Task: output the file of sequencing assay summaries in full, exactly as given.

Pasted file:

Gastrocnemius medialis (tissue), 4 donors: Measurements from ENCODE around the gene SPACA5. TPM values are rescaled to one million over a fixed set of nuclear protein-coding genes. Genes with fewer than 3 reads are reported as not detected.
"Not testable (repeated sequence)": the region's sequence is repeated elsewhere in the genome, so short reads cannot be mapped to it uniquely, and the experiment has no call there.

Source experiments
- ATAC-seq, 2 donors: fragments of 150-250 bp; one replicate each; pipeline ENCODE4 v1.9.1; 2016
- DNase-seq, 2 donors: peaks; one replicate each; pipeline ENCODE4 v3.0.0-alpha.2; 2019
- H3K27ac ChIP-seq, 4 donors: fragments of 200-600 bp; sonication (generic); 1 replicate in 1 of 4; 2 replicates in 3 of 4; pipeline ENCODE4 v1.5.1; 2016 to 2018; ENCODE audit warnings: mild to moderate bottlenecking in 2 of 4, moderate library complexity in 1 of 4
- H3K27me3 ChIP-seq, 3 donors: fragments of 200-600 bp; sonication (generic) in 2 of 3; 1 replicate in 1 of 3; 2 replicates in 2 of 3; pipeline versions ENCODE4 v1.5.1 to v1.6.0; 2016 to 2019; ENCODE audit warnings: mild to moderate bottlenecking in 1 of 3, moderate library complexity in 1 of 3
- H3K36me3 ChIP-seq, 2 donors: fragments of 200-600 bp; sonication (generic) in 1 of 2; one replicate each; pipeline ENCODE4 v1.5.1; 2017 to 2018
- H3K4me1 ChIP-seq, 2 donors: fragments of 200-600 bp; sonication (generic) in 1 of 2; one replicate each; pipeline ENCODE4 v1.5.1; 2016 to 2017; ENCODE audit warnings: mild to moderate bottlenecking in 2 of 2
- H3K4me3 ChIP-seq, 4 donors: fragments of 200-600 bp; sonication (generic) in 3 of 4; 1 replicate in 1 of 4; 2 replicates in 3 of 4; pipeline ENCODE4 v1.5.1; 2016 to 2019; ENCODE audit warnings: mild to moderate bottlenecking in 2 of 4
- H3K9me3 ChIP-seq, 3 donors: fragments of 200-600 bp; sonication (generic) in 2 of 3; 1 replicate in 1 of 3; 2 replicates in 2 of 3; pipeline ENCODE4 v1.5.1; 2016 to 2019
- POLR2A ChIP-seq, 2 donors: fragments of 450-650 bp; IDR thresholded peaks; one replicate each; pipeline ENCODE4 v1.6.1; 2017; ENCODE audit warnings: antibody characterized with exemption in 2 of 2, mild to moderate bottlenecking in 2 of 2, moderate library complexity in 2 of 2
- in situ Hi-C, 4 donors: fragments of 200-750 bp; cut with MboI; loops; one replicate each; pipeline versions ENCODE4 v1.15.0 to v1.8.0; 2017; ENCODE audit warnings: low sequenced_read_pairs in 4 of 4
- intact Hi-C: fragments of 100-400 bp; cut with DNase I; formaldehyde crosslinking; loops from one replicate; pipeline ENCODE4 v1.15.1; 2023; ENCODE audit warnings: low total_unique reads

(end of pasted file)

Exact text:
Gastrocnemius medialis (tissue), 4 donors: Measurements from ENCODE around the gene SPACA5. TPM values are rescaled to one million over a fixed set of nuclear protein-coding genes. Genes with fewer than 3 reads are reported as not detected.
"Not testable (repeated sequence)": the region's sequence is repeated elsewhere in the genome, so short reads cannot be mapped to it uniquely, and the experiment has no call there.

Source experiments
- ATAC-seq, 2 donors: fragments of 150-250 bp; one replicate each; pipeline ENCODE4 v1.9.1; 2016
- DNase-seq, 2 donors: peaks; one replicate each; pipeline ENCODE4 v3.0.0-alpha.2; 2019
- H3K27ac ChIP-seq, 4 donors: fragments of 200-600 bp; sonication (generic); 1 replicate in 1 of 4; 2 replicates in 3 of 4; pipeline ENCODE4 v1.5.1; 2016 to 2018; ENCODE audit warnings: mild to moderate bottlenecking in 2 of 4, moderate library complexity in 1 of 4
- H3K27me3 ChIP-seq, 3 donors: fragments of 200-600 bp; sonication (generic) in 2 of 3; 1 replicate in 1 of 3; 2 replicates in 2 of 3; pipeline versions ENCODE4 v1.5.1 to v1.6.0; 2016 to 2019; ENCODE audit warnings: mild to moderate bottlenecking in 1 of 3, moderate library complexity in 1 of 3
- H3K36me3 ChIP-seq, 2 donors: fragments of 200-600 bp; sonication (generic) in 1 of 2; one replicate each; pipeline ENCODE4 v1.5.1; 2017 to 2018
- H3K4me1 ChIP-seq, 2 donors: fragments of 200-600 bp; sonication (generic) in 1 of 2; one replicate each; pipeline ENCODE4 v1.5.1; 2016 to 2017; ENCODE audit warnings: mild to moderate bottlenecking in 2 of 2
- H3K4me3 ChIP-seq, 4 donors: fragments of 200-600 bp; sonication (generic) in 3 of 4; 1 replicate in 1 of 4; 2 replicates in 3 of 4; pipeline ENCODE4 v1.5.1; 2016 to 2019; ENCODE audit warnings: mild to moderate bottlenecking in 2 of 4
- H3K9me3 ChIP-seq, 3 donors: fragments of 200-600 bp; sonication (generic) in 2 of 3; 1 replicate in 1 of 3; 2 replicates in 2 of 3; pipeline ENCODE4 v1.5.1; 2016 to 2019
- POLR2A ChIP-seq, 2 donors: fragments of 450-650 bp; IDR thresholded peaks; one replicate each; pipeline ENCODE4 v1.6.1; 2017; ENCODE audit warnings: antibody characterized with exemption in 2 of 2, mild to moderate bottlenecking in 2 of 2, moderate library complexity in 2 of 2
- in situ Hi-C, 4 donors: fragments of 200-750 bp; cut with MboI; loops; one replicate each; pipeline versions ENCODE4 v1.15.0 to v1.8.0; 2017; ENCODE audit warnings: low sequenced_read_pairs in 4 of 4
- intact Hi-C: fragments of 100-400 bp; cut with DNase I; formaldehyde crosslinking; loops from one replicate; pipeline ENCODE4 v1.15.1; 2023; ENCODE audit warnings: low total_unique reads